Critiquing a Statement of Faith – part 1 of 2
Somehow, I came across the statement of faith of the New Life Mission recently. While I am sure many earnest and precious Christians affirm it, and while I am sure many of them love the Lord Jesus and follow him far better than I, criticism is necessary, in my view. Below I have dashed off some critical annotations on its propositions, a venture especially worthwhile as many other 'statement of faiths' are sadly like it.
"We believe that the Bible, consisting of Old and New Testaments only, is verbally inspired by the Holy Spirit, is inerrant in the original manuscripts, and is the infallible and authoritative Word of God"
The first problem I have with this statement it is that declaration about the bible is first. Bible before God, huh? That suggests priorities are already out of key. It also wants to affirm something about manuscripts that no longer exists, manuscripts that cannot be accessed or used. Actually, as I argued here, such declarations about original manuscripts is a self-defeating position, even if the intentions are laudible. More could be said in criticism about the phrase 'verbally inspired by the Holy Spirit', but I leave that pass for now. Others will want to challenge the proposition that 'the ... Word of God' is a text, and not Christ, but I leave that too aside for now.
A more general issue strikes me about the Statement, one that is typical of many like it. It is entirely 'We believe that'. The statement thus fails to grasp the full colour of biblical notions of belief, which are mostly about a self-involving and relational commitment. 'We believe that' has its place, but what about 'We believe in'? Contrast this with the Apostles' Creed. This statement's first proposition is not a good start.
"We believe that the one triune God exists eternally in three persons: Father, Son and Holy Spirit."
I am convinced that the trinity belongs at the heart and centre of anything that today wishes to call itself 'Christian'. But more could have been said, and the lack of detail contrasts rather conspicuously with the previous statement. Here, also, was a good chance for a 'We believe in'!
"We believe that Adam, created in the image of God, was tempted by Satan, the ruler of this world, and fell. Because of Adam's sin, all men have guilt imputed, are totally depraved, and need to be regenerated by the Holy Spirit for Salvation"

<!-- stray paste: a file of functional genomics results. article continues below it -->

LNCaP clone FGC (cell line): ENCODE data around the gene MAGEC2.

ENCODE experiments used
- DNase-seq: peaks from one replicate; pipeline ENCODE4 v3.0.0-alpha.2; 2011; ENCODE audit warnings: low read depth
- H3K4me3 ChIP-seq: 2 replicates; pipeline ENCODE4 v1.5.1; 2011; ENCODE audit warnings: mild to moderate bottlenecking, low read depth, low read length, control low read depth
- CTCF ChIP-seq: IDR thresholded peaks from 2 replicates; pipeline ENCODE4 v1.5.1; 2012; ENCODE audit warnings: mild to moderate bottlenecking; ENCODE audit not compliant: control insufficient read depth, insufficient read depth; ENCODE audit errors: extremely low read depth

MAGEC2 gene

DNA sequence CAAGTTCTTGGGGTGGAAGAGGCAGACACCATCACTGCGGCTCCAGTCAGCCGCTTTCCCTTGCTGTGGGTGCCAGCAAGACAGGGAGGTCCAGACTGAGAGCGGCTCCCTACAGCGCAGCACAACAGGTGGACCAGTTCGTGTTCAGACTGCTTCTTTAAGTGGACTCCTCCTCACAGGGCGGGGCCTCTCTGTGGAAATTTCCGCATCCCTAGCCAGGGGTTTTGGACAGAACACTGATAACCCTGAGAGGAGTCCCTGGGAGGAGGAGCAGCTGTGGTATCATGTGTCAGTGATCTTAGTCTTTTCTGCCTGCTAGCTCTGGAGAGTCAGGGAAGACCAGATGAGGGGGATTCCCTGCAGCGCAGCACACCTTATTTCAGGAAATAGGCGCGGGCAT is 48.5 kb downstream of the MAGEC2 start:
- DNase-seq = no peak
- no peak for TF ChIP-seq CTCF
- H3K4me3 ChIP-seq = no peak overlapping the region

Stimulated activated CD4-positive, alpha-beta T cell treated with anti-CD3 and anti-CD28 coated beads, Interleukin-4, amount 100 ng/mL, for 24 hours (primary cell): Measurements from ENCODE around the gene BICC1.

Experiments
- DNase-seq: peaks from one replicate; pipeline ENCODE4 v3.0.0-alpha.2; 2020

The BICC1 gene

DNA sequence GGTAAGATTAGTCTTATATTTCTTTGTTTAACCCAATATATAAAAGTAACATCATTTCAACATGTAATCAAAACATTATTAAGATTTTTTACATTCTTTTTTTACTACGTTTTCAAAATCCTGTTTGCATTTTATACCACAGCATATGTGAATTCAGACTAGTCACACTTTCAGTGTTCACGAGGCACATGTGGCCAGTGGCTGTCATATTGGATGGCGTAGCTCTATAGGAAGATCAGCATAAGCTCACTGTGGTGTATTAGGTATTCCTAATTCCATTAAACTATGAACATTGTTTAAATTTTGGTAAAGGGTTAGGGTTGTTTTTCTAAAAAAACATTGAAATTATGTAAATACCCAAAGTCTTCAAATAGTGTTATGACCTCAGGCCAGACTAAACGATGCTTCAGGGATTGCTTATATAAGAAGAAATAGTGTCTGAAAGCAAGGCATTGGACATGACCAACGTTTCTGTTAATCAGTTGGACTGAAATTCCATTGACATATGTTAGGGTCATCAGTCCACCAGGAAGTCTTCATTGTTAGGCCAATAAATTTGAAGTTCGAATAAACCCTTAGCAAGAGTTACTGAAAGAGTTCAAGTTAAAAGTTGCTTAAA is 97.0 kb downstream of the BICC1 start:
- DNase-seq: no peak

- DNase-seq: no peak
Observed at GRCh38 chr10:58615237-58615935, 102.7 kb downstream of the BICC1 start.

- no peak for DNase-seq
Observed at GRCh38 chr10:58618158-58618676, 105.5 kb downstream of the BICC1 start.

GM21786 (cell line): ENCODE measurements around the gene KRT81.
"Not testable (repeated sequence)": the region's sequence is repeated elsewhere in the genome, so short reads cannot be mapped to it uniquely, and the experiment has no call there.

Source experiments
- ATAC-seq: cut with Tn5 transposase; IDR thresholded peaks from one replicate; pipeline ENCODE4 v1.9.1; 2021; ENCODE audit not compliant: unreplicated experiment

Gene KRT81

This arbitrarily mashes together a number of texts from at least 2 Corinthians and Genesis 1-3, and then, for good measure, imputes some questionable leaps of biblically external logic. Where does it say in Genesis that a personal being called 'Satan' tempted Adam? Where is the specific idea that guilt is 'imputed' to all? Further, where is the specific idea that 'guilt' is imputed to all? Besides, I am unconvinced 'total depravity' is the best language, but that is a well trodden debate, of course. I am also a little cautious about the language of 'regeneration', but I will leave that issue for now as my critique would not be very significant. However, that the statement speaks only of 'all men' is simply not helpful. This isn't about being 'politically correct'; it is just about living in the real world. Most importantly, to speak of 'guilt' and 'imputation' like this sets 'the gospel' in an impoverished direction, as shall become clear as the statement develops.
"We believe that Jesus Christ is God, was born of a virgin, baptized by John the Baptist in the Jordan River, crucified as the Lamb of God, rose again from the dead, and ascended to heaven, where He is presently exalted at the Father's right hand."
I like this one more, but I wonder if our statements of faith should also say something about the faithful life of Jesus. Furthermore, and perhaps I am being too hard here, but 'Jesus Christ is God' is perhaps a statement that can lead to all kinds of heretical christologies. Christ is not God (the Father), and Paul, for example, avoids speaking of Christ as 'God' entirely (as recently maintained by Fee in his Pauline Christology). While I am orthodox and believe in the full divinity of Christ, 'Jesus Christ is God' strikes me as too blunt a sentence to capture the slippery and glorious truth, as the church has perceived it, of Christ's identity vis-a-vis God. Paul had a different way of expressing the intuition that this statement seeks to articulate. Again, perhaps I am being too hard. The Nicene Creed of course states: 'God from God, Light from Light, true God from true God, begotten, not made, of one Being with the Father', but the creed as a whole is much more careful in relating the nature of Christ in relation to God than this statement.
I'll complete my critical sweep through this statement in part 2. Until then, any thoughts?